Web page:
Introduction: Quick, Cheap, and Easy Benchdogs
Recently I built some folding portable workbenches (these will be featured in an upcoming Instructable). Now to make them really useful, I needed to make some bench dogs to go with them. What are bench dogs? Well bench dogs are an invaluable accessory to your workbench to greatly extend the effective width of your vise. They can be used to hold down a long board while you plane, sand, or otherwise work on it. The holes I made in these workbenches are 3/4" in diameter, but this could be easily adapted for any diameter.
- Drill Press
- 3/4" Forstner Bit
- 1/4" Brad Point Bit (or equivalent - see below)
- 3/32" Brad Point Bit (or equivalent - see below)
- Saw (I used a table saw and miter saw, but you can really use any kind)
- Sandpaper (I used 60 and 220 grit)
- 3/4" Dowel
- 1x2 or Scrap of Wood
- Wood Glue
- 1/4" Bolt (see below)
- Small Screw (see below)
- Paste Wax (optional)
Step 1: Cut the Caps
Ideally, what you would like to use is 1x2 hardwood (like poplar) for the caps, but I made these bench dogs almost entirely with what I had on hand, so I just used a section of 2x4 scrap I had ripped earlier. I used my table saw to rip the scrap to 1" wide. If you don't mind having your bench dogs wider in one direction or want to make the caps 1 1/2" by 1 1/2" you can skip this step. If you do use a table saw to rip the board, be sure to either use a push stick or leave a healthy tail that you leave un-ripped. This is pretty narrow and isn't not worth cutting you fingers off for.
Next, you cut the caps into squares with your saw. I cut mine so that each square was 1" x 1". Again, if you're using a miter saw like I did, be sure to leave enough material to make sure you hands don't go near the blade. If you're using a hand saw, this won't be nearly as critical.
I would say that four dogs is probably the minimum you should make, but it's good to make a few extras. You will need to make one extra sacrificial end cap to make the jig for the dowels in step three. Therefore you should cut at least five caps.
Step 2: Drill Out the Caps
Using your ruler and pencil, draw a diagonal line between the opposite corners. Where they intersect is the center of the block. Set up your 3/4" Forstner bit in your drill press and use the point at the center of the bit to center your block. I drilled the holes about 1/2" deep, but it doesn't matter too much so long as you are able to seat the dowel pretty far into the cap, but not so far that you weaken or drill through the top.For the sacrificial jig cap you will probably want to drill a bit deeper to accommodate the head of the bolt.
Step 3: Make the Sanding Jig
The workbench I made has bench dog holes that are 3/4" in diameter. The 3/4" dowels will therefore be too thick. They'll be hard to get into the hole and difficult to extract. Therefore, we'll need to make them ever so slightly thinner. To do this, we're going to make a sanding jig from the extra sacrificial cap.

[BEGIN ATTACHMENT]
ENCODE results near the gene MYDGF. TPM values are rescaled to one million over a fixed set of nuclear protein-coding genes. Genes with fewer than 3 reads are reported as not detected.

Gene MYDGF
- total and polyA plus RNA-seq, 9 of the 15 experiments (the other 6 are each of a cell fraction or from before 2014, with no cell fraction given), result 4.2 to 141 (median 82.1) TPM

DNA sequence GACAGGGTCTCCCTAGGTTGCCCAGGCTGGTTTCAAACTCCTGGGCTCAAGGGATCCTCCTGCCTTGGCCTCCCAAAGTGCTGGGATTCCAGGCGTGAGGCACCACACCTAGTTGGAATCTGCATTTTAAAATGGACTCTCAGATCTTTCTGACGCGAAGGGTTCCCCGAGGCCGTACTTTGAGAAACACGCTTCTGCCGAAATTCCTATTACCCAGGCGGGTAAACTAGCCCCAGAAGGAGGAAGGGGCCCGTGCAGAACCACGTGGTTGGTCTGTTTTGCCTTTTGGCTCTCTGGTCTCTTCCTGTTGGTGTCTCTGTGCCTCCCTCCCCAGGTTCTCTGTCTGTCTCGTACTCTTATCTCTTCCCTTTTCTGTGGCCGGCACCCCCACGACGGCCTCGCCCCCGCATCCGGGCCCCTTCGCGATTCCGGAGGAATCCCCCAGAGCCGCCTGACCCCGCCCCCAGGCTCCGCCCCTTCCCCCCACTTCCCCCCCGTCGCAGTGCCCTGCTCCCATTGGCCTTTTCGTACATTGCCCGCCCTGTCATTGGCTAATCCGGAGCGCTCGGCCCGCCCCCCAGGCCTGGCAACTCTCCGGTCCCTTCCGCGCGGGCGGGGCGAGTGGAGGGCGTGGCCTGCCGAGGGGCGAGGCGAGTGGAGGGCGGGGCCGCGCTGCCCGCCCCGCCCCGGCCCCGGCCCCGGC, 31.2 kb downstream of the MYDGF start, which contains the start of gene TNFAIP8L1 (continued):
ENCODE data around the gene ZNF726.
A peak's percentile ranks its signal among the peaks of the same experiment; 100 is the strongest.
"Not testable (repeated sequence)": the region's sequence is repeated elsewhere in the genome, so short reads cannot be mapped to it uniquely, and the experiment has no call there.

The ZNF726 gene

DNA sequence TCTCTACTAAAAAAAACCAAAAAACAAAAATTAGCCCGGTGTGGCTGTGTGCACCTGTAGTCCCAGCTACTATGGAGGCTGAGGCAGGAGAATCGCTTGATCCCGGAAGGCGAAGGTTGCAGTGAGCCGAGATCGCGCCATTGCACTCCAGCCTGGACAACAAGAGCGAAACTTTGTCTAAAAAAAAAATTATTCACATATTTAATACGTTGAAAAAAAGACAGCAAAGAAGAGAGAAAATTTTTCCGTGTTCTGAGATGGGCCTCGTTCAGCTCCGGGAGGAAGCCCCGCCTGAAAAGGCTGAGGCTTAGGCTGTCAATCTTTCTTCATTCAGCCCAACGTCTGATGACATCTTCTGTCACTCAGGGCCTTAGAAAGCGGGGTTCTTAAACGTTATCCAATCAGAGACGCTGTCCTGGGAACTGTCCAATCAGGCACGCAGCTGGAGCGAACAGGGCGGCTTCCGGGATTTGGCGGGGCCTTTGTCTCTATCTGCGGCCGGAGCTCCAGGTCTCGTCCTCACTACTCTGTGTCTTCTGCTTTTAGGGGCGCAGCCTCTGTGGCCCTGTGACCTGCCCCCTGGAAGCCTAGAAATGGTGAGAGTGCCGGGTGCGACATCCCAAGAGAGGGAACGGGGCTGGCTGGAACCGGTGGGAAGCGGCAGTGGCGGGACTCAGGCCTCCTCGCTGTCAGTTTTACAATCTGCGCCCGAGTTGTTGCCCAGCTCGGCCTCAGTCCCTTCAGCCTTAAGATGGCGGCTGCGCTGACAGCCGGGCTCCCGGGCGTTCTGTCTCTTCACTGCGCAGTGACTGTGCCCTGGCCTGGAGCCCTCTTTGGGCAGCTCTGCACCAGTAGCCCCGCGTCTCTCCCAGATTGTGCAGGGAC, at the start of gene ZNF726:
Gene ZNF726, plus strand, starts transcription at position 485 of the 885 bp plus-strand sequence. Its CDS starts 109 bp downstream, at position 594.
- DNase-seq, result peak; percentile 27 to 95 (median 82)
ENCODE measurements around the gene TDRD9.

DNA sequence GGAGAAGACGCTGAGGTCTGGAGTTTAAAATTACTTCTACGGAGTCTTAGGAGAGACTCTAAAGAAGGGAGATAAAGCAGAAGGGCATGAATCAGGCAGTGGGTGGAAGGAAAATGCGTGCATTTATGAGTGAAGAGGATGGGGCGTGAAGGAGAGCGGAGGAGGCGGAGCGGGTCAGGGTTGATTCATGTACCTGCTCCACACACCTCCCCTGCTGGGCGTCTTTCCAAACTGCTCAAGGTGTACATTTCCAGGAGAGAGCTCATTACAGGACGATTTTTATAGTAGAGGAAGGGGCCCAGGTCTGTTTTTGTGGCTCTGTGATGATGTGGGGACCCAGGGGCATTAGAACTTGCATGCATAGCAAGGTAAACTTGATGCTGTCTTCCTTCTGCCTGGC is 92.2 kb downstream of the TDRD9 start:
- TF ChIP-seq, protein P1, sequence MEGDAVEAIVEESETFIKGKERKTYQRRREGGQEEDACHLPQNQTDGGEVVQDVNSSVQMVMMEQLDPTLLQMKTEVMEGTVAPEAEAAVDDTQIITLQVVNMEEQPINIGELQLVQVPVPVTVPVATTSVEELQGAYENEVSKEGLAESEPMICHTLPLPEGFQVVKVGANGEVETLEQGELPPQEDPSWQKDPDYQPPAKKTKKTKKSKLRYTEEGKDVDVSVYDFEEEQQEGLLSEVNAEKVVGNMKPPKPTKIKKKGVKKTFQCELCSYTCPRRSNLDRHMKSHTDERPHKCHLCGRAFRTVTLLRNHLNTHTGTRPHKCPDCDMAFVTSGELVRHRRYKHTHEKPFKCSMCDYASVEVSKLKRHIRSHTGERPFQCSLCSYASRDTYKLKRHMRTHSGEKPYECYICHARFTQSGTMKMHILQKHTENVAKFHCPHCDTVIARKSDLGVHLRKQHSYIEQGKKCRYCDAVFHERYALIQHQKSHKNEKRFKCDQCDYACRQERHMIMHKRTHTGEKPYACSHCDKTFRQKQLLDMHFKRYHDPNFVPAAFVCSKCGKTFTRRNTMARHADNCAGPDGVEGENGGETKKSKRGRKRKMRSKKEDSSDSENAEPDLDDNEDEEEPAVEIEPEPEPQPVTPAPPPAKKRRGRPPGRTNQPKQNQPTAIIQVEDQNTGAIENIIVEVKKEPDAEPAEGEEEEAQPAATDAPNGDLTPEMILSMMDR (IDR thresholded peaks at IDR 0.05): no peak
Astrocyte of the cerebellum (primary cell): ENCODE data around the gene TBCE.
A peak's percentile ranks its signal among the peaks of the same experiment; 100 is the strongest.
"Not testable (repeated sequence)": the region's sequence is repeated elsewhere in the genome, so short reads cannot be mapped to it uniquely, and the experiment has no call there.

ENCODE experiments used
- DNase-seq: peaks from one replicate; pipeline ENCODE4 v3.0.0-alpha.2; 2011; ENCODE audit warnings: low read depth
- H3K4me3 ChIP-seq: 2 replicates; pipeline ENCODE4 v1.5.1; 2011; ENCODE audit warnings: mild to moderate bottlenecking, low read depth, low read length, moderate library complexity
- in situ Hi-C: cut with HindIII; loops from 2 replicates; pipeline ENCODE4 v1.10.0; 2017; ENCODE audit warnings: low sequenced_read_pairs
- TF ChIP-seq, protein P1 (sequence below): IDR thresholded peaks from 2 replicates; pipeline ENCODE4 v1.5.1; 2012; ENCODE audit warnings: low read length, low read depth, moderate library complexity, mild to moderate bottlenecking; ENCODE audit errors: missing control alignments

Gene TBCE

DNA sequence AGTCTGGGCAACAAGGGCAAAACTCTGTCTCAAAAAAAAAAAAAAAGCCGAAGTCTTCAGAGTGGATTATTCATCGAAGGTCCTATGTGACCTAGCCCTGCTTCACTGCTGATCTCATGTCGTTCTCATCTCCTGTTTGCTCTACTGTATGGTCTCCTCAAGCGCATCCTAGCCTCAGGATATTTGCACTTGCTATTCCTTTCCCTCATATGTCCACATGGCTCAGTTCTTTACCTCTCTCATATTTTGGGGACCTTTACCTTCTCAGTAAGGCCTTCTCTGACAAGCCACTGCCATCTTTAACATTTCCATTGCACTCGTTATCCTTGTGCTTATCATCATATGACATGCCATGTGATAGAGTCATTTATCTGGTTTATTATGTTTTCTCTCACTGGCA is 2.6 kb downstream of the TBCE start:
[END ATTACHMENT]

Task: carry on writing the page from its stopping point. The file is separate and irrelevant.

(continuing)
I used a 1/4" bolt I had lying around, but it doesn't really matter much what diameter it is. The Forstner bit will leave a small divet in the center of the hole where its center point was. You now chuck a 1/4" brad point bit (or the diameter of your bolt) and use the divet to center your drill and then proceed to drill all the way through the rest of the cap.
Once you've finished the center hole, lay the jig on its side and use a 3/32" brad point to drill a pilot hole in the side. Note that this sized hole was the right for the small screw I happened to have. Use a diameter that is appropriate for the size screw you use.
Once you are done, stick the bolt from the bottom of the jig through the hole in the top and start the small screw through the side, but don't let it protrude into the inside of the hole.
Step 4: The Dowels
Use your saw to cut the 3/4" dowels for however many bench dogs you want to make. I decided to make mine 1 3/4" long. Be sure when you decide on the length, that you account for the depth that the dowels will go into the caps. Again if you are using a power saw, be sure to give your fingers plenty of clearance.
Now it's time to use the sanding jig. Stick you dowel as far as you can into the jig. Then screw the screw a little ways into the dowel. This will prevent the dowel from turning independently of the jig. Now chuck the bolt into your drill press. Start the drill press and hold the sandpaper up to it. It's a good idea to hold the sandpaper at an angle at the very bottom of the dowel to give it a little bit of a bevel. I started with 60 grit sandpaper until it was the right thickness. To get the right thickness, you will need to test the dowel in the bench dog hole (or a hole of the same size). The dowel should easily be inserted and removed from the hole, but have no wobble while it's in the hole. Once I got the approximate thickness, I switched to 220 grit sandpaper to smooth the dowel out.
Step 5: Final Steps
Almost done. To finish off, I used wood glue to glue a dowel into each of the caps. I didn't bother with clamps, because the caps held the dowels pretty tightly already. I then sanded the caps with a 60 grit and then a 220 grit sandpaper. I did a little sanding at an angle on each of the corners to give them a small bevel. Last, I rubbed the bench dogs with some paste wax to protect the wood with a paper towel, rubbing any excess off.